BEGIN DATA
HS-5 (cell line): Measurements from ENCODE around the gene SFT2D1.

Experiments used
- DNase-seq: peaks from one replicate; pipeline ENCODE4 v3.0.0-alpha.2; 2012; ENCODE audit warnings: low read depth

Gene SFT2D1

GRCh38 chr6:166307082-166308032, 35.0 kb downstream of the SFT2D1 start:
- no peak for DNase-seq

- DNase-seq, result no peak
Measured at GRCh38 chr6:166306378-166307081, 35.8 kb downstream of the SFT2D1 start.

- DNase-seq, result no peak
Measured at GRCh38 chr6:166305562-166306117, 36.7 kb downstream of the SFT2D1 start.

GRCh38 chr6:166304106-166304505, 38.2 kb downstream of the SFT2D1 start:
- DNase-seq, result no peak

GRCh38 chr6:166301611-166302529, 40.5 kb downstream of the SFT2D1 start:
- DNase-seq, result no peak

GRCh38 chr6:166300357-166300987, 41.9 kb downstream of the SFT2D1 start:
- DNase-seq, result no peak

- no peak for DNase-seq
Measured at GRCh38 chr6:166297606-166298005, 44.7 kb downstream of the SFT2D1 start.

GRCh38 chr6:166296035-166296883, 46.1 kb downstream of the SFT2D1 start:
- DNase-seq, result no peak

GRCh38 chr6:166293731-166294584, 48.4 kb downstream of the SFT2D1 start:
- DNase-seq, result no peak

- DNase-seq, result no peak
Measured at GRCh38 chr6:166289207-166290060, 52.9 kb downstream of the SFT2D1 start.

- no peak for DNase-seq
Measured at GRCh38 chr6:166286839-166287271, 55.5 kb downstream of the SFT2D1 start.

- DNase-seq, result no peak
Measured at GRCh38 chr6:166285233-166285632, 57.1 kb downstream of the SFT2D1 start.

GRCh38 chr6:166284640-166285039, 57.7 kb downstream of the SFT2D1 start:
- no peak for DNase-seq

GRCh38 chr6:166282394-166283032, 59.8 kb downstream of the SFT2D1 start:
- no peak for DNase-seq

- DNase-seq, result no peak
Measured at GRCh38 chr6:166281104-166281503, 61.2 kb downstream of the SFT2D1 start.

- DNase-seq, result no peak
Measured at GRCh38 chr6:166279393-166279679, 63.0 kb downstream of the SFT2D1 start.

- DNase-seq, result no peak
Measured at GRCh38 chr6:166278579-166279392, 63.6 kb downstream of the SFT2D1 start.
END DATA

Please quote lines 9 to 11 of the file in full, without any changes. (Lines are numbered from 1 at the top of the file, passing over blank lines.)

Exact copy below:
- DNase-seq, result no peak
Measured at GRCh38 chr6:166305562-166306117, 36.7 kb downstream of the SFT2D1 start.

GRCh38 chr6:166304106-166304505, 38.2 kb downstream of the SFT2D1 start: